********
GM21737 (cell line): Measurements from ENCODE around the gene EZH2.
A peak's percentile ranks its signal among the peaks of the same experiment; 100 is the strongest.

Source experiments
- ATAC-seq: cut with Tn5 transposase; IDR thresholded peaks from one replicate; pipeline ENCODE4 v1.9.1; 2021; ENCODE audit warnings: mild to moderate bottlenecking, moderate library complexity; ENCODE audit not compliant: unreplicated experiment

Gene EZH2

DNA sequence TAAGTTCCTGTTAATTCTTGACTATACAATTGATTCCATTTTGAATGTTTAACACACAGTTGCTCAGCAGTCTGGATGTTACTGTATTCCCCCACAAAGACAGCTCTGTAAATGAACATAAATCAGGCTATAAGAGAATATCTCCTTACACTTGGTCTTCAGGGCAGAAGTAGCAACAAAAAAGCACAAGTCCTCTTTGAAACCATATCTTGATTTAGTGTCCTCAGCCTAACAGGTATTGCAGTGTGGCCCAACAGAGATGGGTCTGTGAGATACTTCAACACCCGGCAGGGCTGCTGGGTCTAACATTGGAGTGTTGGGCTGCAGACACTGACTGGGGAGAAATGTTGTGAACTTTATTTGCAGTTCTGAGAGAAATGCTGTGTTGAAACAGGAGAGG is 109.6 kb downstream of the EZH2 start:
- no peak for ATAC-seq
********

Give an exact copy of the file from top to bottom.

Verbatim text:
GM21737 (cell line): Measurements from ENCODE around the gene EZH2.
A peak's percentile ranks its signal among the peaks of the same experiment; 100 is the strongest.

Source experiments
- ATAC-seq: cut with Tn5 transposase; IDR thresholded peaks from one replicate; pipeline ENCODE4 v1.9.1; 2021; ENCODE audit warnings: mild to moderate bottlenecking, moderate library complexity; ENCODE audit not compliant: unreplicated experiment

Gene EZH2

DNA sequence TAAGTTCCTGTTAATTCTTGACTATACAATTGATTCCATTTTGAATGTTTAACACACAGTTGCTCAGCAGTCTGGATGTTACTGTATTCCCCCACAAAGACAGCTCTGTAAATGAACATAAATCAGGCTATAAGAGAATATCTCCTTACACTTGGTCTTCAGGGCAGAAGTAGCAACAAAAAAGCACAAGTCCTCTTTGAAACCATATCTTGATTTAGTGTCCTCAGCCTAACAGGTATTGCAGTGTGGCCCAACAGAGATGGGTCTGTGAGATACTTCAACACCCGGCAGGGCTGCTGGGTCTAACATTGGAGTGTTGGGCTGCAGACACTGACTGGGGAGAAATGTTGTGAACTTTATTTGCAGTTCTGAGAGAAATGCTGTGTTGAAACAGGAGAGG is 109.6 kb downstream of the EZH2 start:
- no peak for ATAC-seq